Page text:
Finally, one last strategy is to look at a shorter term for your mortgage. For example, if you started with a 30-year amortization, you can refinance down to a 15-year loan instead. This will require having access to significantly more money to place against your payment, so be sure to carefully budget for this additional cost.

These are just four of the many ways that you can get your mortgage loan paid off faster. For more information or to inquire about a mortgage for your next home, contact your local real estate professional.

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Speed up Your Mortgage Closing Process With This Handy Four-step Guide

Posted in Home Mortgage Tips by Michigan Real Estate Expert on October 3rd, 2017

Speed up Your Mortgage Closing Process With This Handy Four-step GuideAre you in the market for a new house or apartment? If you are financing the purchase by taking out a mortgage, you’ll want to know how to make this transaction run as smooth as possible. In today’s article, we’ll share a quick four-step guide to speeding up the mortgage closing process.

Step #1: Check In On Your Credit Score

The first step before applying for your mortgage is to check in on your credit. Request a copy of your credit score and history from one of the major reporting firms. Go over this report, paying close attention to any old or outstanding items that you may have already dealt with. Many individuals have old delinquencies that must be challenged to be removed from the report, so take care of these first before applying.

Step #2: Have All Your Documents Prepared

As with any loan, taking out a mortgage requires a small mountain of paperwork. The best way to speed this process up is to have all of your financial documentation ready for inspection and use by the lender.

Note that each mortgage provider has different requirements for what you’ll need. A brief list of some items which are commonly requested includes your current employment details, recent pay stubs, recent W-2 forms or tax returns, proof of self-employment or other means of income, asset details such as bank accounts and investments and debt information such as other mortgages, student loans and more.

Step #3: Have An Offer Ready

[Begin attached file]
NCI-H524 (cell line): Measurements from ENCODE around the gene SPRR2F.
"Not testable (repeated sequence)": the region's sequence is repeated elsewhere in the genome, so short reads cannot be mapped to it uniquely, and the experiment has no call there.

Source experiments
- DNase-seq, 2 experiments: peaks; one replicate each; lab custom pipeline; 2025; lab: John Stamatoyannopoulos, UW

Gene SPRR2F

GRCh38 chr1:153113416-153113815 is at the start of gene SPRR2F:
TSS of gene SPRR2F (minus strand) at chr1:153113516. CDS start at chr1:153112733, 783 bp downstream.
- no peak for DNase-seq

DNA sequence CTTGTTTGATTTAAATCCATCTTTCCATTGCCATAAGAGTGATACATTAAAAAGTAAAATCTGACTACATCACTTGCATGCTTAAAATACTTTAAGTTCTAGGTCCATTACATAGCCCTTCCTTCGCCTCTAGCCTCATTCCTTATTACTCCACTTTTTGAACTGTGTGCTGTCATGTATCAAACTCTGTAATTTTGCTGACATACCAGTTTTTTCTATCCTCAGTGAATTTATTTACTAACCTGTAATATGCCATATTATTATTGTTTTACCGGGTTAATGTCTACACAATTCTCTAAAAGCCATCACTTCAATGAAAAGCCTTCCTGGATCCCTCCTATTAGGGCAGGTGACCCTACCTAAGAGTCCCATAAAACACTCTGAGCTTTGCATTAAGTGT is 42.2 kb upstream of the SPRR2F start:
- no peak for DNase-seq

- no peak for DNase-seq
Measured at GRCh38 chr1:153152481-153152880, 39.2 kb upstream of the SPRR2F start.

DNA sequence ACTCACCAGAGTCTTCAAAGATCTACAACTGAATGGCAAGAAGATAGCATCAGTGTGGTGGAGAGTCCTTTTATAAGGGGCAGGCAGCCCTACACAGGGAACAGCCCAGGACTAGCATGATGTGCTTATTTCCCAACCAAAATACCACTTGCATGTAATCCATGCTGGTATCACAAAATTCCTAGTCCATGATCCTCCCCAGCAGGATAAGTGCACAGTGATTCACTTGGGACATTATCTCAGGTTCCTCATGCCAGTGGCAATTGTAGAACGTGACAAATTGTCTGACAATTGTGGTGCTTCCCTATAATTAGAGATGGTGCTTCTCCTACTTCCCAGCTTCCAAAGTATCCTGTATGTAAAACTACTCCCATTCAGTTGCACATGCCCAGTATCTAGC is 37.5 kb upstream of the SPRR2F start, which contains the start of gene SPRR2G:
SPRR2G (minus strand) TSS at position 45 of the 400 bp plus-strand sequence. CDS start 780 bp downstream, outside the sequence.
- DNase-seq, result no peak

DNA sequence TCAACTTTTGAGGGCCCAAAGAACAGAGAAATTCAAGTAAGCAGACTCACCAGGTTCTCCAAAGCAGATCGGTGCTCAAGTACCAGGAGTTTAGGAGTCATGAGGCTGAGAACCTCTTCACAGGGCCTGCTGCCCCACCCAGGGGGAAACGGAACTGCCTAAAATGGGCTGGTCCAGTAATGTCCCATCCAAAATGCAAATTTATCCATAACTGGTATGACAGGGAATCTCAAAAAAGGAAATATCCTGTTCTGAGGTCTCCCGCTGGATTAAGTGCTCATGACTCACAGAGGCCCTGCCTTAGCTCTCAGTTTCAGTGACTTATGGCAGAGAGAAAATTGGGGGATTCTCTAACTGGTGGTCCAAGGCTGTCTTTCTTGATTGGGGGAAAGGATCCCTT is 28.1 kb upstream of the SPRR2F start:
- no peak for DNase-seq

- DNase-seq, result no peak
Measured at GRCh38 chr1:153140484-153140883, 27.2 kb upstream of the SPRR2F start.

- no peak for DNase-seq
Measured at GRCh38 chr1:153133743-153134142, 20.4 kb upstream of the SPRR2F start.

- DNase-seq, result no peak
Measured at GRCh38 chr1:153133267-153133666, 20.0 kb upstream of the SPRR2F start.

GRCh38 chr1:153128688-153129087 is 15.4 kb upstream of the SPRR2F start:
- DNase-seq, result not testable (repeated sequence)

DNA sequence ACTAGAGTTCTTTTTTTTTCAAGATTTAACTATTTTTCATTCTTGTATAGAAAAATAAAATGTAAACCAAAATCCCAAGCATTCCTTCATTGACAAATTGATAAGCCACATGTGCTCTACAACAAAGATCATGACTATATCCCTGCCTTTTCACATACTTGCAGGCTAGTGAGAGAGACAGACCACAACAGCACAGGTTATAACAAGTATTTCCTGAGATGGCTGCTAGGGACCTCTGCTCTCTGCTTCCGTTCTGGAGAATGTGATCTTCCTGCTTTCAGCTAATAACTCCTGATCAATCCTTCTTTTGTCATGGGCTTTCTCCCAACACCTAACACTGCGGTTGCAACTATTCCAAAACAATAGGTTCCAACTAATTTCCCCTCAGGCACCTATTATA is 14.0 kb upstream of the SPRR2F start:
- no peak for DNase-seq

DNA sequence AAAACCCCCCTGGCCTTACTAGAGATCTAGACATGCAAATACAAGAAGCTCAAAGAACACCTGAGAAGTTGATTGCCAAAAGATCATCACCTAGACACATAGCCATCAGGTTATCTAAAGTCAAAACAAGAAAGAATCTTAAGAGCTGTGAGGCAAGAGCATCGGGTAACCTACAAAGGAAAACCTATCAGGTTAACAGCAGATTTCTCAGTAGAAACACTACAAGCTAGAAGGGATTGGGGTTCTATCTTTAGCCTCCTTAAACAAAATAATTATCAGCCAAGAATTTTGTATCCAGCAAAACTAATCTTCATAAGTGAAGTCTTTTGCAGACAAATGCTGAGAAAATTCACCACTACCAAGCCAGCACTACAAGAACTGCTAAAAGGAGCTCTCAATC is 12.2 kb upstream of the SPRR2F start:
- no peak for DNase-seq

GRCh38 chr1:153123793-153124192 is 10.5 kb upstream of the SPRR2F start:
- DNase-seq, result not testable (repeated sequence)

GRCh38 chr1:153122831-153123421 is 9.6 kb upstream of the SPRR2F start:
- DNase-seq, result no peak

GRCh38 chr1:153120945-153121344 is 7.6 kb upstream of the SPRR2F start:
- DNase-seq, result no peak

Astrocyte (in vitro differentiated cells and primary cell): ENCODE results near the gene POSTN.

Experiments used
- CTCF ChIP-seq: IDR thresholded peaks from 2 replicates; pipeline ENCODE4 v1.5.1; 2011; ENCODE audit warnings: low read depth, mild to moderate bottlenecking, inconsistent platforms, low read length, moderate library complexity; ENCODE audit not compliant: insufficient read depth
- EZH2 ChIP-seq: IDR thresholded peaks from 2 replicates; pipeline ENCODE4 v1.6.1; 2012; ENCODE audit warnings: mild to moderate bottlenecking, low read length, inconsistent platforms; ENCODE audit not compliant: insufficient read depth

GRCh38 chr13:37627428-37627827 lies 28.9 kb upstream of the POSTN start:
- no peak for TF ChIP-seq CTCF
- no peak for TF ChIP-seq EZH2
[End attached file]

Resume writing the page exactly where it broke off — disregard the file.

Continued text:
If you have already settled on the home that you want to buy, it’s best to get your offer prepared in advance of being fully approved for mortgage financing. Your real estate agent will be able to help with crafting an offer that is subject to the home passing an inspection. It’s especially important to have an offer ready in the event that other buyers are competing for the same home that you are.

Step #4: Get The Inspection Finished Promptly

While your lender is completing the home appraisal process, you should be having the home inspected. Getting the inspection completed promptly will prevent any delays due to problem areas that might be uncovered. For example, a pest problem like termites may need to be dealt with, or minor repairs to the roof structure may need to be scheduled.

Following the steps above will help to ensure that your mortgage closing process goes as smoothly as possible. To learn more, contact your local real estate professional today.

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Understanding the Differences Between ‘Prequalified’ And ‘Preapproved’ For a Mortgage

Posted in Home Mortgage Tips by Michigan Real Estate Expert on September 22nd, 2017

Understanding the Differences Between 'Prequalified' And 'Preapproved' For a MortgageAre you in the market for a new home? If you are going to rely on mortgage financing to cover some of the purchase cost, you will need to start the application process as soon as possible. However, what if you just need to know how much you will be able to borrow so you can start finding homes in your price range?

Let’s take a quick look at the difference between being ‘prequalified’ and ‘preapproved’ for mortgage financing.

The Process Starts With Prequalification

The first step in obtaining mortgage financing is to speak with a mortgage professional to get prequalified. After sharing some quick information about your financial assets, income, and any debts, your advisor will share a range of financing options and amounts that you may qualify for. Prequalification is typically done free of charge and either in person or over the phone.